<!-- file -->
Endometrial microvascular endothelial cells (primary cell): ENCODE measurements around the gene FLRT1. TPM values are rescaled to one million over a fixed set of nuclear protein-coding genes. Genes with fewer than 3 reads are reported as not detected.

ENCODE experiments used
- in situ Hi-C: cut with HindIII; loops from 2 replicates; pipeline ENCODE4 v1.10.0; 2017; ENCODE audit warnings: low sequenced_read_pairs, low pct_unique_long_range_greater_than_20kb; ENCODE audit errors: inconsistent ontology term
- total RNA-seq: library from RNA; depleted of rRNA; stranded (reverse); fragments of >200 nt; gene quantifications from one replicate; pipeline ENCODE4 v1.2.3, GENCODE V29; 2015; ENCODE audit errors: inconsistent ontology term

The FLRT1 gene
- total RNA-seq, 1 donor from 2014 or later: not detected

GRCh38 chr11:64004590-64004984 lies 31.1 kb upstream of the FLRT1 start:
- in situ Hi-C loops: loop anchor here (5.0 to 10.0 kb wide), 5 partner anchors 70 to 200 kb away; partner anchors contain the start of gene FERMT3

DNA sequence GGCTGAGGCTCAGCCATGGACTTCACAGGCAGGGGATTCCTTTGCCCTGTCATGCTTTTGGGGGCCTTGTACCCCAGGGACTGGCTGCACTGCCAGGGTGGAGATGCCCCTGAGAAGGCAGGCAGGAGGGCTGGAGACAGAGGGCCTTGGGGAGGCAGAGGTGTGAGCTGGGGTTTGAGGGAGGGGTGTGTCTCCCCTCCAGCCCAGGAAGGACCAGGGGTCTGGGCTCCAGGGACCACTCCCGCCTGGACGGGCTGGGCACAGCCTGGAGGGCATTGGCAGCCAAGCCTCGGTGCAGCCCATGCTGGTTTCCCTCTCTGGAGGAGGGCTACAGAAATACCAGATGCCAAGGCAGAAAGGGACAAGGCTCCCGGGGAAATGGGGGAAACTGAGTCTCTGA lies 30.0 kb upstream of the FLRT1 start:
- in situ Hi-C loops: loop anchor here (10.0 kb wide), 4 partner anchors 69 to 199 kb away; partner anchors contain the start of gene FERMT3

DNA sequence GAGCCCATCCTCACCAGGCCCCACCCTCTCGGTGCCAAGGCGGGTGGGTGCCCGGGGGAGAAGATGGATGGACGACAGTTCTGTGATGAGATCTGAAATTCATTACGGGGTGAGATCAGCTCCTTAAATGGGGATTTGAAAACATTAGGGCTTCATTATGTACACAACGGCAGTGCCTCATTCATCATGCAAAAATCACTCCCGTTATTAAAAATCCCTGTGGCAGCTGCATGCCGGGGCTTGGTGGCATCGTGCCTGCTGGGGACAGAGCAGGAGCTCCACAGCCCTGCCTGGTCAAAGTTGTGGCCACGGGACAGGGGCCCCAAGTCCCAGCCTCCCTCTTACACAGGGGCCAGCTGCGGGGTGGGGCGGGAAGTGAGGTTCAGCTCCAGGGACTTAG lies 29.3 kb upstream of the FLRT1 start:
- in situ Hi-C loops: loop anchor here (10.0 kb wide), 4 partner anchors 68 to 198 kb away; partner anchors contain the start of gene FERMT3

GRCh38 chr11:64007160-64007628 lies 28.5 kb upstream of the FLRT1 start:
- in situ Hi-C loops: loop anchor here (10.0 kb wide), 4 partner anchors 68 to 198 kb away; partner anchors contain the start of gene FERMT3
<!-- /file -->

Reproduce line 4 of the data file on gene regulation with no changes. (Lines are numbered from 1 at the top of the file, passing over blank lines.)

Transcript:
- total RNA-seq: library from RNA; depleted of rRNA; stranded (reverse); fragments of >200 nt; gene quantifications from one replicate; pipeline ENCODE4 v1.2.3, GENCODE V29; 2015; ENCODE audit errors: inconsistent ontology term